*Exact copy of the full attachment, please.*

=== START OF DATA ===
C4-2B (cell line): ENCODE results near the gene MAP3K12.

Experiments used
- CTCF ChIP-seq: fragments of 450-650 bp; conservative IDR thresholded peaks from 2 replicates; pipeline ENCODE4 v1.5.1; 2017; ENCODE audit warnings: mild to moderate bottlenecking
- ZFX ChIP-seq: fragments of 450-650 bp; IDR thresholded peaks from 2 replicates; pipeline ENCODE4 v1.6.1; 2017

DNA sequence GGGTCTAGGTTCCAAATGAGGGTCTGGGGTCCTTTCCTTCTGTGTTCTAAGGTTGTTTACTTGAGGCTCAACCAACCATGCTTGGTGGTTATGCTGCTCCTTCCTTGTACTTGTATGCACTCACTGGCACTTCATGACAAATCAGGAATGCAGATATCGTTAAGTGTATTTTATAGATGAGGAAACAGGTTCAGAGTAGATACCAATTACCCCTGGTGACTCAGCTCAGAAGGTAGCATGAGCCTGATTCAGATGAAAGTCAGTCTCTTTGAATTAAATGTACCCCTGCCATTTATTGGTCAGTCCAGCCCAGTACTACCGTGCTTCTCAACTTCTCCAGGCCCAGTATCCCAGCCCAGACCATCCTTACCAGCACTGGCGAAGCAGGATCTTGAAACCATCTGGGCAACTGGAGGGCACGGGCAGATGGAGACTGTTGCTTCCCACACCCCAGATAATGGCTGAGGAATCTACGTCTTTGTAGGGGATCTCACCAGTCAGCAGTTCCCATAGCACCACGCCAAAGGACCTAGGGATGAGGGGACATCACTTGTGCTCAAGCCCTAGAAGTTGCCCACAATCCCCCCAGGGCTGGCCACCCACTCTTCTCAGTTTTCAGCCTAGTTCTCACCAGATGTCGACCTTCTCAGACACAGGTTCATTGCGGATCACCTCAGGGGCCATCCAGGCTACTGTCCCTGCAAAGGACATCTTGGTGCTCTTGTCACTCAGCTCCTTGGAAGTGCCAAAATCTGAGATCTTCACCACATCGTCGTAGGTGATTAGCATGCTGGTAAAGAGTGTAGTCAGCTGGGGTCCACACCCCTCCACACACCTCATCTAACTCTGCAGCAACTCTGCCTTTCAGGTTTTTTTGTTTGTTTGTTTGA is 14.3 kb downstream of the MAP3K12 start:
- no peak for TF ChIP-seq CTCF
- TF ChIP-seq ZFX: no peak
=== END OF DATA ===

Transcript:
C4-2B (cell line): ENCODE results near the gene MAP3K12.

Experiments used
- CTCF ChIP-seq: fragments of 450-650 bp; conservative IDR thresholded peaks from 2 replicates; pipeline ENCODE4 v1.5.1; 2017; ENCODE audit warnings: mild to moderate bottlenecking
- ZFX ChIP-seq: fragments of 450-650 bp; IDR thresholded peaks from 2 replicates; pipeline ENCODE4 v1.6.1; 2017

DNA sequence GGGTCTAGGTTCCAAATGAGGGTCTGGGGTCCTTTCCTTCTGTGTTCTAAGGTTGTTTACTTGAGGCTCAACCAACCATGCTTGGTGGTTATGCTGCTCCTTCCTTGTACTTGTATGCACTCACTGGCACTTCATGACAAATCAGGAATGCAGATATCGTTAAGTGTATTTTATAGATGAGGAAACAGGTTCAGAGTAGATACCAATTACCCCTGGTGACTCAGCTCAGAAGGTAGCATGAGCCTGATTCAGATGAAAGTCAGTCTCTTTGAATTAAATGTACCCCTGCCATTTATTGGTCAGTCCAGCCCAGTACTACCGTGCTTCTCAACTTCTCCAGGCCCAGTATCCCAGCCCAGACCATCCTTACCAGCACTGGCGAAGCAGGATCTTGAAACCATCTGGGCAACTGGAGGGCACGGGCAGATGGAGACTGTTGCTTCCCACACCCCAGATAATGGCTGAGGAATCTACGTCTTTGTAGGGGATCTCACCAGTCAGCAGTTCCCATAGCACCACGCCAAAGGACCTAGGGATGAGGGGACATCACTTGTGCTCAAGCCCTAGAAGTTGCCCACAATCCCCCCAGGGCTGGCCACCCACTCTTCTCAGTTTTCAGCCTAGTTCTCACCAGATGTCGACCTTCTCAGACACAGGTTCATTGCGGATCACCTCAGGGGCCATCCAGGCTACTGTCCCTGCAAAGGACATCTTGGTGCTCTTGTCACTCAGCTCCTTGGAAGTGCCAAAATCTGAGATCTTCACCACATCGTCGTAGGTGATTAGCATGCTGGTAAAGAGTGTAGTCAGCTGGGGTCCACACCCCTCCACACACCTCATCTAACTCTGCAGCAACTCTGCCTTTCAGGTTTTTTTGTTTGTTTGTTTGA is 14.3 kb downstream of the MAP3K12 start:
- no peak for TF ChIP-seq CTCF
- TF ChIP-seq ZFX: no peak